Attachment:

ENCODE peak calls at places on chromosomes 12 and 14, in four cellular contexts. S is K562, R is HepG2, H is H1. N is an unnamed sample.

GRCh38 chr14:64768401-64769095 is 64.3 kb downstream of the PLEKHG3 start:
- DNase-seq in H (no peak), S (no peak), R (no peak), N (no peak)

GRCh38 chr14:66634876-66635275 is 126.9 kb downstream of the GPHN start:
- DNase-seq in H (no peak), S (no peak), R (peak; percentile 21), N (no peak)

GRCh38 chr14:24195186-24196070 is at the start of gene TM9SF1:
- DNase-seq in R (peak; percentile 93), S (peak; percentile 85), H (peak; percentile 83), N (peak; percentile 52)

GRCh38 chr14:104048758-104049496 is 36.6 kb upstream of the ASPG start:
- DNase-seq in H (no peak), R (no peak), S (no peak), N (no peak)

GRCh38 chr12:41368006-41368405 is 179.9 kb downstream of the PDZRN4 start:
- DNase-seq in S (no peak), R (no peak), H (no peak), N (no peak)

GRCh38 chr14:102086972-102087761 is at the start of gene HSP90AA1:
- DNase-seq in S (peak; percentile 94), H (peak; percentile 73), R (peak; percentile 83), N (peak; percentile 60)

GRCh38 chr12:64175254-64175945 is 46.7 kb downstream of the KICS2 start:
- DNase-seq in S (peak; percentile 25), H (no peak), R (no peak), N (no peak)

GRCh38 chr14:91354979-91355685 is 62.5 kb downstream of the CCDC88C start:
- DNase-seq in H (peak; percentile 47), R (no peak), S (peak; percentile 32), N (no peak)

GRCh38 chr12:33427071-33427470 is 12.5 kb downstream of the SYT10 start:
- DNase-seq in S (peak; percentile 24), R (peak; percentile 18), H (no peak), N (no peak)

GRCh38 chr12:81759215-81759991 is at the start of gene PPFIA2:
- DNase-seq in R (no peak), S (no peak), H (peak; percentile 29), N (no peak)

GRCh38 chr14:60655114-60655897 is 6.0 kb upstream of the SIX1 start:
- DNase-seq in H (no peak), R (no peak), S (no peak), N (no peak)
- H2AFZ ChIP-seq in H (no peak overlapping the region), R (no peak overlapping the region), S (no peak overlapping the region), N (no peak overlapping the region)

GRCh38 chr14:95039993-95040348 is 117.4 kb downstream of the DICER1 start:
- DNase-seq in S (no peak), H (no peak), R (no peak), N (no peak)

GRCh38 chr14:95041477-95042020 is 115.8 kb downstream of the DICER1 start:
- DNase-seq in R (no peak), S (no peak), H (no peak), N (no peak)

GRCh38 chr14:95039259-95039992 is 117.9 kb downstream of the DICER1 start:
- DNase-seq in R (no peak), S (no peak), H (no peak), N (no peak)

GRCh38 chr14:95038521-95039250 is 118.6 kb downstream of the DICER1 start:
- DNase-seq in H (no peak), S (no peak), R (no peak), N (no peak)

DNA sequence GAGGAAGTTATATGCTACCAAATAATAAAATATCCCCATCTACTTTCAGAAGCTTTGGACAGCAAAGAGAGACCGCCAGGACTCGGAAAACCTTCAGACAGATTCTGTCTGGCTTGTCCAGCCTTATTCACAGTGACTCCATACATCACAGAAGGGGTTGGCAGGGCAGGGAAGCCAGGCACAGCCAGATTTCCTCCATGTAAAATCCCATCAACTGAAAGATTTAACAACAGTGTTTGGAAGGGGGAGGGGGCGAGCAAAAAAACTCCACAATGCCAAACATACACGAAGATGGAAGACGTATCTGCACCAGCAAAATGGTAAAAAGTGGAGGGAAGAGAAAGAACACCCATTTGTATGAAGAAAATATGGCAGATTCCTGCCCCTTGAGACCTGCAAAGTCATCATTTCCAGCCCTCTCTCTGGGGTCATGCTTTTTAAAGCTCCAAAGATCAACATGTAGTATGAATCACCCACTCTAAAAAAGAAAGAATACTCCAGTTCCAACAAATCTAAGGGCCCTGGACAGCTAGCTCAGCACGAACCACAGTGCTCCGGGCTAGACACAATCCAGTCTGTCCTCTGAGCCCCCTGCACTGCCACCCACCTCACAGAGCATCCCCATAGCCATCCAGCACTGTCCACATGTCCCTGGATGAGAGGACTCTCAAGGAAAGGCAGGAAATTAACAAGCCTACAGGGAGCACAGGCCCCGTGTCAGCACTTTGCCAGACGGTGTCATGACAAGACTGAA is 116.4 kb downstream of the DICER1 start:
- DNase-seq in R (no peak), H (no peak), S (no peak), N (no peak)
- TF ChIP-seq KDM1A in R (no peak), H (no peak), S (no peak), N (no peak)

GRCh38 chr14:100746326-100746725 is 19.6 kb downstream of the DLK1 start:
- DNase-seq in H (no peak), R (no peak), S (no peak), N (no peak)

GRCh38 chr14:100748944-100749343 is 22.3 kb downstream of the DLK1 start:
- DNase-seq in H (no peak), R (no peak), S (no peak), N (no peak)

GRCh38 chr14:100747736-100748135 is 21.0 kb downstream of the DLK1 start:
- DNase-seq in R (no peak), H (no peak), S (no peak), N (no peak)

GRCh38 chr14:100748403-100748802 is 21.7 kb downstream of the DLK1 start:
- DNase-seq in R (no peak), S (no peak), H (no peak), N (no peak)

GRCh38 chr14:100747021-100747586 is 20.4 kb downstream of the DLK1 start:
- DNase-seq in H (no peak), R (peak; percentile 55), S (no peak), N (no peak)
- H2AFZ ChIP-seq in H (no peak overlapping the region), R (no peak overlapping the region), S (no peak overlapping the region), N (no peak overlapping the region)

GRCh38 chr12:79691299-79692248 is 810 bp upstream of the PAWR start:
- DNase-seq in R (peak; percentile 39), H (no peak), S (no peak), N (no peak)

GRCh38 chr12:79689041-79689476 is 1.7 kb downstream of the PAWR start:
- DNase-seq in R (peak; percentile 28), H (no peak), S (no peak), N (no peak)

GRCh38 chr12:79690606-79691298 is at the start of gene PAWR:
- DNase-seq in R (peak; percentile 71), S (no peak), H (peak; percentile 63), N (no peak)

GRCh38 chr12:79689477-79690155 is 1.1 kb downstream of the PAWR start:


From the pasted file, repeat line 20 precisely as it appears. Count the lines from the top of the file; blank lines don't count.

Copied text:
GRCh38 chr12:81759215-81759991 is at the start of gene PPFIA2: